Good luck and enjoy the ride. :smile:
    Last edited by a moderator: Aug 12, 2009
  8. SteveK


    Mar 16, 2005
    Hi Jen,
    You'll want to have an open window if possible; plexiglass distorts images. If you can't open a window fully, and you have to shoot through the plexiglass, be very careful not to put your lens directly on the plexiglass, as it will scratch it, and you'll have a very mad plane owner. Avoid leaning on the airframe as it will cause vibration. You might want to take both the 70-200 as well as 12-24 for a wider view. Ask the pilot to slip the plane to lift the wing on your side (assuming a high wing Cessna or Piper). Take lots of shots, and bracket the shots. If you have the time, fly over the Tustemena glacier to the other side. There's some great backdrops in the Kenai Fiords.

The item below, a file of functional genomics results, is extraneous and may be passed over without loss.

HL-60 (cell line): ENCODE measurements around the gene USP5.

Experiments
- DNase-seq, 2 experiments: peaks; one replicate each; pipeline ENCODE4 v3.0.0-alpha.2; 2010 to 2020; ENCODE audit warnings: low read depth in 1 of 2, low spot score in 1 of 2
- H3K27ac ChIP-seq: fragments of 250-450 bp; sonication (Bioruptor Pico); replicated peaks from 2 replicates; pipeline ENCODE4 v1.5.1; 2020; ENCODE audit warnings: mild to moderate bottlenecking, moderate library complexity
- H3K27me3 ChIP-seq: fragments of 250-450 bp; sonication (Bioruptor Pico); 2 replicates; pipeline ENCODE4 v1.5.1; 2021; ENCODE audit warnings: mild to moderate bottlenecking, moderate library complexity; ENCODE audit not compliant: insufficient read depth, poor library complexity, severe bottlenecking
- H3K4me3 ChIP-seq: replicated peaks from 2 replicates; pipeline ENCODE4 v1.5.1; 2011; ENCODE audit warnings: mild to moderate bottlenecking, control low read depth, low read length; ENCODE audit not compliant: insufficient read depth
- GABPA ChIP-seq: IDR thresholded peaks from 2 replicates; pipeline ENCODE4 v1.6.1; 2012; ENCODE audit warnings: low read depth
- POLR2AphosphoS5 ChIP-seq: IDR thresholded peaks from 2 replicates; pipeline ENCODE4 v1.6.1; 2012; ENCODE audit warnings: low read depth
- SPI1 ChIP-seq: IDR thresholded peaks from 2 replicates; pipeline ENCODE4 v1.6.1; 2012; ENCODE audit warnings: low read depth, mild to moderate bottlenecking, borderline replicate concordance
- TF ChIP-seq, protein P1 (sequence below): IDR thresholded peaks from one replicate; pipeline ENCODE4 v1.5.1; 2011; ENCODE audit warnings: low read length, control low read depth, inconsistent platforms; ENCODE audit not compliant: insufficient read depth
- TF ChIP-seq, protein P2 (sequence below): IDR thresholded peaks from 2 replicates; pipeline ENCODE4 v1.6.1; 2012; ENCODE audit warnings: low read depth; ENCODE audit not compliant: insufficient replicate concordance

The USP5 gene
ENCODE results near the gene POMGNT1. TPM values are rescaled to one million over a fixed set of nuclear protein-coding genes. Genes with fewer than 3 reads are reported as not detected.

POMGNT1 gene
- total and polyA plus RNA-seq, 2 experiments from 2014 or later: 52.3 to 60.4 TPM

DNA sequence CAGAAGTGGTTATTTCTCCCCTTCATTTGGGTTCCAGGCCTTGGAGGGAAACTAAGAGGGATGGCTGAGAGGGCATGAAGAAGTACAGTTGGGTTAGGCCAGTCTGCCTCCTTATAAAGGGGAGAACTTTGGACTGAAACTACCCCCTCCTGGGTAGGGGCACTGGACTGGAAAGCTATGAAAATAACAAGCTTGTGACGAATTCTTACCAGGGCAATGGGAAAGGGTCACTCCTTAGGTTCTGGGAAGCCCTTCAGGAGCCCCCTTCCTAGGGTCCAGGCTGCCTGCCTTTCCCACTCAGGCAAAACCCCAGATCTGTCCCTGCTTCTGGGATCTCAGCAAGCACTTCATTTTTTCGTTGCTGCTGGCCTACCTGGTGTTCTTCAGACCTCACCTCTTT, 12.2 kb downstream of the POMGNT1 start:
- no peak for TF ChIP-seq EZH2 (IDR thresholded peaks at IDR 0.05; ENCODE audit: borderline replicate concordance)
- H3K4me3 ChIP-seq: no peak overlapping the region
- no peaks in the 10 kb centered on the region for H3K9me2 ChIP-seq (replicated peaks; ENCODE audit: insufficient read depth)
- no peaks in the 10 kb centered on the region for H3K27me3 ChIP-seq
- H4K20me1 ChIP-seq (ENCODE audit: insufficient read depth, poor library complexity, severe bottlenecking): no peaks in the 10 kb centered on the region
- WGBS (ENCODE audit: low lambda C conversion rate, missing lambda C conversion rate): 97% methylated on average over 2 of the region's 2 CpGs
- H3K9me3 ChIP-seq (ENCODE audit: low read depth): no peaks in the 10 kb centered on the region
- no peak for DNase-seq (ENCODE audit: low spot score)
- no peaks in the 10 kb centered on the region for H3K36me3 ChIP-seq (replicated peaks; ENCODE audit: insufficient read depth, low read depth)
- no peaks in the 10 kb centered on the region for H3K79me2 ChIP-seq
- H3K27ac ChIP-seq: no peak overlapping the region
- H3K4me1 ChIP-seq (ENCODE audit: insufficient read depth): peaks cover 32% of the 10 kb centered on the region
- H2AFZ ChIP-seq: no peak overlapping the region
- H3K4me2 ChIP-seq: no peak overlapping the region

9. SteveK


    Mar 16, 2005
    I have a gyro, though the battery is presently in need of replacement. While the gyro will stabilize a camera, it also is a bit of a problem using one in a plane. The gyro prevents you from moving your camera quickly to get a different angle, as it wants the camera to be stabile and not move. Over years of experience, I have found it isn't necessary to use a gyro in a plane or helicopter, and I've literally shot tens of thousands of images from aircraft.
  10. CombatCam


    Mar 20, 2009
    Columbia, TN
    be sure your straped if your going to be hanging out of it! =P
  11. wgilles


    Apr 25, 2008
    Whoa those are expensive!!
  12. Thanks to all that have replied!!!

    You are right. My heading did say photographing from a helicopter. Sorry ... I am photographing from a super cub that has a window down with no obstructions. The pilots will be in constant contact and there will be no other aircraft in this area. Pretty remote.